WASHINGTON — The Air Force will convene a force-shaping board July 14 to consider eligible officers for involuntary separation, according to an Air Force Personnel Center memo obtained by Stars and Stripes.
Competitive categories for separation include line of the Air Force (LAF), judge advocate, biomedical sciences corps, dental corps, medical service corps and nurse corps, according to AFPC.
LAF is a competitive promotion category which includes all officers except chaplains, judge advocates and all medical corps officers.
The board will affect the following active duty personnel:
- LAF captains and first lieutenants in the 2009, 2010 and 2011 accession year groups.
- Judge advocates with a Jan. 1, 2009 to Dec. 31, 2011 date of rank to captain.
- Lieutenant colonels and lower-ranking officers in the competitive medical categories in the 2009, 2010 and 2011 accession groups.
Officers who are not selected for retention must separate by the end of this year.
Officers who will not meet the board include:
- Those who have an approved date of separation before Dec. 31, 2014.
- Those who entered active duty later than July 15, 2012.
- -Lieutenant colonels and lower-ranking officers possessing a core specialty code of 42B, 42P, 42S, 46S, 47H, 47P, or 47S; or a DAFSC of X46FX.
- Officers possessing a primary specialty code of 42GXA, 46NXE, 46YXP, 47GXA, 47GXD, 47GXE, 47GXF, 47GXG, or 47GXH.
Officers with an approved separation date after Dec. 31, 2014, remain eligible for consideration by the board, and their date of separation will be moved up to Dec. 31, 2014, if they are not selected for retention.
Officers forced to separate will not have to repay unearned portions of education assistance funds, special pay, bonuses or other monetary incentives. They are also entitled to the following transition assistance program benefits:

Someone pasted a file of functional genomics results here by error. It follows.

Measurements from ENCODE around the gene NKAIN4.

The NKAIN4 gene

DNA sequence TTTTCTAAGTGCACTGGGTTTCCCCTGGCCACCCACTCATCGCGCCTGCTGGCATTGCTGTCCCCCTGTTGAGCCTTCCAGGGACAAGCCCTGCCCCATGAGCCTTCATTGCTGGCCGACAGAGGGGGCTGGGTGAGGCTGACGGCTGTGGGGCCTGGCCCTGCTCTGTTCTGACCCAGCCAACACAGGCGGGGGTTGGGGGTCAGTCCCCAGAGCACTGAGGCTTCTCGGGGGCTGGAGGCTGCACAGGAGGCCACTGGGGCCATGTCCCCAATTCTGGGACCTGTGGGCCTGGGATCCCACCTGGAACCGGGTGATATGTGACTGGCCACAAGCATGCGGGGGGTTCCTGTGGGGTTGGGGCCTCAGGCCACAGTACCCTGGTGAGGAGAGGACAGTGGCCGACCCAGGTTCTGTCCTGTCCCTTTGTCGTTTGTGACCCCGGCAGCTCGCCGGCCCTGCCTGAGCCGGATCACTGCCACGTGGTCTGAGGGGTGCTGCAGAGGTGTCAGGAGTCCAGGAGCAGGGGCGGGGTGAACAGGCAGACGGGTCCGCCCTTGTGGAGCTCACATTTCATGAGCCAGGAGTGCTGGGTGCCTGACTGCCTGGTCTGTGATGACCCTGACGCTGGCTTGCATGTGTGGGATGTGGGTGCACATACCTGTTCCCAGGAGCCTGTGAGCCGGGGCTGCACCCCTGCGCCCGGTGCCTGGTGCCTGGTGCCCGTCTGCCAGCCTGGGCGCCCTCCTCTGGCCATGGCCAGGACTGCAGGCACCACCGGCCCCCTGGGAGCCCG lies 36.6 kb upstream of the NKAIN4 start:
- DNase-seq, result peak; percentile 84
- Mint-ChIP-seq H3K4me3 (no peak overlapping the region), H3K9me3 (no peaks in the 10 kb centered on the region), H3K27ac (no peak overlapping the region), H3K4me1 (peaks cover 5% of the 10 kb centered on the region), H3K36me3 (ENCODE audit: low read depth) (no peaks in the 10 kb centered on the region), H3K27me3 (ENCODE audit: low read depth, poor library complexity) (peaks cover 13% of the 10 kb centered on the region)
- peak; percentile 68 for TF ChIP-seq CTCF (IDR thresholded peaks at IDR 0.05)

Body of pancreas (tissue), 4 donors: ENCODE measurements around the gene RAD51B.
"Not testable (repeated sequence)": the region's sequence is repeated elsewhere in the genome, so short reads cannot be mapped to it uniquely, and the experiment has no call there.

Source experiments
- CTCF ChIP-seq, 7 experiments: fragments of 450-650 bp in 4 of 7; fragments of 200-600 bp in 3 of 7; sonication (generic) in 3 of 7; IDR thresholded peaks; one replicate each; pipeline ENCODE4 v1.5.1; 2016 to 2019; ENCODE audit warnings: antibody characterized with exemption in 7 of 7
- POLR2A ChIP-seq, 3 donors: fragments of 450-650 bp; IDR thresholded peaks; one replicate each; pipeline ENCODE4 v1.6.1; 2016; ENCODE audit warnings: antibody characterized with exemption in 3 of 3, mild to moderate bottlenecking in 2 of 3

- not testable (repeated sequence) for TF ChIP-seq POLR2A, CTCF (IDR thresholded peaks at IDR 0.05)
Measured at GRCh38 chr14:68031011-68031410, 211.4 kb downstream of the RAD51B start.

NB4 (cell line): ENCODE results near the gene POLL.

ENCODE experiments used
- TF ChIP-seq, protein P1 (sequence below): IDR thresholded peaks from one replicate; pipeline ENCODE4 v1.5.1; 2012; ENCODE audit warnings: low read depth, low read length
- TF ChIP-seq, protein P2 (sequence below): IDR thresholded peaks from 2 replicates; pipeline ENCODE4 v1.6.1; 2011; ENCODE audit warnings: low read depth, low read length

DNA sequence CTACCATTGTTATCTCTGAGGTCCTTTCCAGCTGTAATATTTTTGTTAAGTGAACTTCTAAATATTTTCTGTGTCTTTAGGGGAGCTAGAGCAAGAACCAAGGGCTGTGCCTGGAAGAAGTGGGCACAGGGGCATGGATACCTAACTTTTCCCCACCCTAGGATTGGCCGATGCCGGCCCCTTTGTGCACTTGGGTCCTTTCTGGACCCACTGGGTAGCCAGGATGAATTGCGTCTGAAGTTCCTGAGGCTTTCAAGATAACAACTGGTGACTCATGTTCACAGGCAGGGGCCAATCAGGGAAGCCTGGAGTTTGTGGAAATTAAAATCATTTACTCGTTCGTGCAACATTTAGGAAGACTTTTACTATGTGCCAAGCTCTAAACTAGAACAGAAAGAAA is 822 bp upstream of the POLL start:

- Permissive temporary duty.
- 180 days extended medical care for themselves and their families.
- An identification card that grants commissary and exchange privileges for two years.
When it comes to Post-9/11 GI Bill Benefits, if an airman transferred his or her benefits before being selected for involuntary separation, the airman’s service obligation will be treated as complete. However, if an airman attempts to transfer benefits for the first time after board notification of selection for involuntary separation, the airman will not be allowed to transfer those benefits, according to AFPC.
Officers not selected for retention are entitled to full separation pay if they have at least six years of active service but less than 20 as of the separation date. Officers can also apply for voluntary separation pay if they have at least six years of active service but less than 20 years of service as of Sept. 29, 2014.
The FSB only applies to active duty officers, not those in the Air National Guard or Reserve. Those selected for separation should contact the Guard, Reserve or Air Force Civil Service if they are interested in transition opportunities for continued service within the total force, according to AFPC.
The FSB is one of many methods that the Air Force is using to meet force reduction and manpower goals in an era of budget constraints. Air Force officials have said that the service may eliminate as many as 25,000 airmen positions over the next five years.
The force-shaping board will convene at Joint Base San Antonio-Randolph, Texas.